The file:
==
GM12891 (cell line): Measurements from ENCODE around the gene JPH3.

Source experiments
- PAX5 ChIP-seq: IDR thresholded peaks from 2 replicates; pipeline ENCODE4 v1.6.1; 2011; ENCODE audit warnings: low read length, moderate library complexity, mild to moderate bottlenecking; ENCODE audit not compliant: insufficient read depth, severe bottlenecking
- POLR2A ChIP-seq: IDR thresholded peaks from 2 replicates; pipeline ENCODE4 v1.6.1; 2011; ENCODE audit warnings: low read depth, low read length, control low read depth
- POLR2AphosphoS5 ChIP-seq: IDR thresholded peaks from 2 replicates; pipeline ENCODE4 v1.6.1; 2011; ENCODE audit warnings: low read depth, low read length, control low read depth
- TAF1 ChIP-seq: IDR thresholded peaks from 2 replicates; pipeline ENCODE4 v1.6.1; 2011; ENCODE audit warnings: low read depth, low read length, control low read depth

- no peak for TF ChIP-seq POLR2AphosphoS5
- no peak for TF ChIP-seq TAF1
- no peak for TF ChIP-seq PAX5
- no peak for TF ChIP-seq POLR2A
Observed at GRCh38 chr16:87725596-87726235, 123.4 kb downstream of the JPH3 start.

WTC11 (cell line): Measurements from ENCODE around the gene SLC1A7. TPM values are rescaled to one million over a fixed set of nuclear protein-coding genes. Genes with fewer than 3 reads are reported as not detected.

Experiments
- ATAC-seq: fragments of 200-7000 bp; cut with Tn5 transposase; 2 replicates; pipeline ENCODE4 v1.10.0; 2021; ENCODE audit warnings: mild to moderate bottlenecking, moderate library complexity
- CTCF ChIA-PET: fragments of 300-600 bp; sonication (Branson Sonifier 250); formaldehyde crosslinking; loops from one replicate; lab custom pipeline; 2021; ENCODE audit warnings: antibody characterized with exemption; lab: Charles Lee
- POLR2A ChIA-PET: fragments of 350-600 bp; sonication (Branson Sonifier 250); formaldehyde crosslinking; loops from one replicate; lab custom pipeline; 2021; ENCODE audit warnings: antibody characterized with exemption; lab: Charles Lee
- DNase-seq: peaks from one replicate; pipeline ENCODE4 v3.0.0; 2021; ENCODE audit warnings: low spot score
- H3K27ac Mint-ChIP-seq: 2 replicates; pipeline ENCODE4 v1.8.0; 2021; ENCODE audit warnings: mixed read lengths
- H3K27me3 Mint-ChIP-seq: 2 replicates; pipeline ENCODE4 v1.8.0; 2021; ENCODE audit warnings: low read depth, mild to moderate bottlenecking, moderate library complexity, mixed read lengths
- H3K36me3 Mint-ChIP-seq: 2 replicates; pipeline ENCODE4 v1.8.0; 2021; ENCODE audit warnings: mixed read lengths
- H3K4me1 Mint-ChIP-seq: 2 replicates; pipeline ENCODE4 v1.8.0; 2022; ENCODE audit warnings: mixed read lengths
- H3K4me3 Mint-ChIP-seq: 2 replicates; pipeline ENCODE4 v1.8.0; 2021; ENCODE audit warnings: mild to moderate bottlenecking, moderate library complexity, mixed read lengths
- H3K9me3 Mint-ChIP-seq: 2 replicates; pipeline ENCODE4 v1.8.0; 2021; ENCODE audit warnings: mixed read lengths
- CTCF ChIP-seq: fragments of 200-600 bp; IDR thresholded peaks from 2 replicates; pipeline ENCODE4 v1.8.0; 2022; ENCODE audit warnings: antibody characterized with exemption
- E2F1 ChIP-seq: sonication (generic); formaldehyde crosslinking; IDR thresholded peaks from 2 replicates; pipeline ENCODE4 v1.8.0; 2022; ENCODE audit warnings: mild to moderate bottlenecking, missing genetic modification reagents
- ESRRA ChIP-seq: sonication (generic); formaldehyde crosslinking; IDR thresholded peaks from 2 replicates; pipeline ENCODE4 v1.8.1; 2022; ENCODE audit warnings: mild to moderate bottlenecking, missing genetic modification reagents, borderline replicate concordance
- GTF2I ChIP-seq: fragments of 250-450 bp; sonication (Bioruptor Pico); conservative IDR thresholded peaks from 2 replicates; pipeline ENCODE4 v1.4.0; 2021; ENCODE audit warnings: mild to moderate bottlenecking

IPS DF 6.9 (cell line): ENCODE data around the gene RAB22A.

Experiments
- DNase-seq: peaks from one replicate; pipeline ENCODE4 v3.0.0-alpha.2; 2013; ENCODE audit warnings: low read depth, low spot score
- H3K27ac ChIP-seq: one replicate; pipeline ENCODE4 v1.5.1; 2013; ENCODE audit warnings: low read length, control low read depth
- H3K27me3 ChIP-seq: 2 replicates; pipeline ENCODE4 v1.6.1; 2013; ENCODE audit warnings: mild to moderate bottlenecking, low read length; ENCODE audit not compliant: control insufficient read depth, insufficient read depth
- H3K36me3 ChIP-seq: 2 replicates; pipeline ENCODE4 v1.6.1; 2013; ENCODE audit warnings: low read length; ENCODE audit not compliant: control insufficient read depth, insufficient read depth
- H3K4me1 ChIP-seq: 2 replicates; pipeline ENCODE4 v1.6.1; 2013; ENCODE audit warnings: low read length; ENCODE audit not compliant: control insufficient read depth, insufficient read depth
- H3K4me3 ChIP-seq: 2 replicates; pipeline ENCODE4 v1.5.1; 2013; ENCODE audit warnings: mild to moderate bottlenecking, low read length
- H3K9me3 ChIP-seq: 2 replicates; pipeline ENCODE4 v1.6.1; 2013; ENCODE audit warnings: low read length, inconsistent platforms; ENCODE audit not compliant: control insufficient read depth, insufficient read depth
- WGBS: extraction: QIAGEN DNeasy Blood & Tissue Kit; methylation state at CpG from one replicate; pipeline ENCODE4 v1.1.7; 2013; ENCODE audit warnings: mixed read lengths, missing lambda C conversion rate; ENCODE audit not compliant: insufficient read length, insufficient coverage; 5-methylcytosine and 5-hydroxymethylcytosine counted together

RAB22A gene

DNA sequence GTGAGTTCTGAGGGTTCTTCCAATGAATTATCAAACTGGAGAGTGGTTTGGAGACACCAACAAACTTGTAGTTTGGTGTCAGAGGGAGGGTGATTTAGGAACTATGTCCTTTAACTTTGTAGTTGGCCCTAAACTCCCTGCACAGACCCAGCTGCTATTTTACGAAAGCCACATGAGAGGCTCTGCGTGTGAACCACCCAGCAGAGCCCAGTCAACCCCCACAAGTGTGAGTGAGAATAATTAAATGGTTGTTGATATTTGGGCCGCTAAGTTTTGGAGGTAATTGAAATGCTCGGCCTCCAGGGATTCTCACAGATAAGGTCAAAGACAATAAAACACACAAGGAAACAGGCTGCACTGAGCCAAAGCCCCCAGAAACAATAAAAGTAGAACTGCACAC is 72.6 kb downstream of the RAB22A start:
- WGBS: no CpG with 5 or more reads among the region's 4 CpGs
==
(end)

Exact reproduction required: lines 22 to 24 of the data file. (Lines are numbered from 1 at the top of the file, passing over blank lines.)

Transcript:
- H3K4me3 Mint-ChIP-seq: 2 replicates; pipeline ENCODE4 v1.8.0; 2021; ENCODE audit warnings: mild to moderate bottlenecking, moderate library complexity, mixed read lengths
- H3K9me3 Mint-ChIP-seq: 2 replicates; pipeline ENCODE4 v1.8.0; 2021; ENCODE audit warnings: mixed read lengths
- CTCF ChIP-seq: fragments of 200-600 bp; IDR thresholded peaks from 2 replicates; pipeline ENCODE4 v1.8.0; 2022; ENCODE audit warnings: antibody characterized with exemption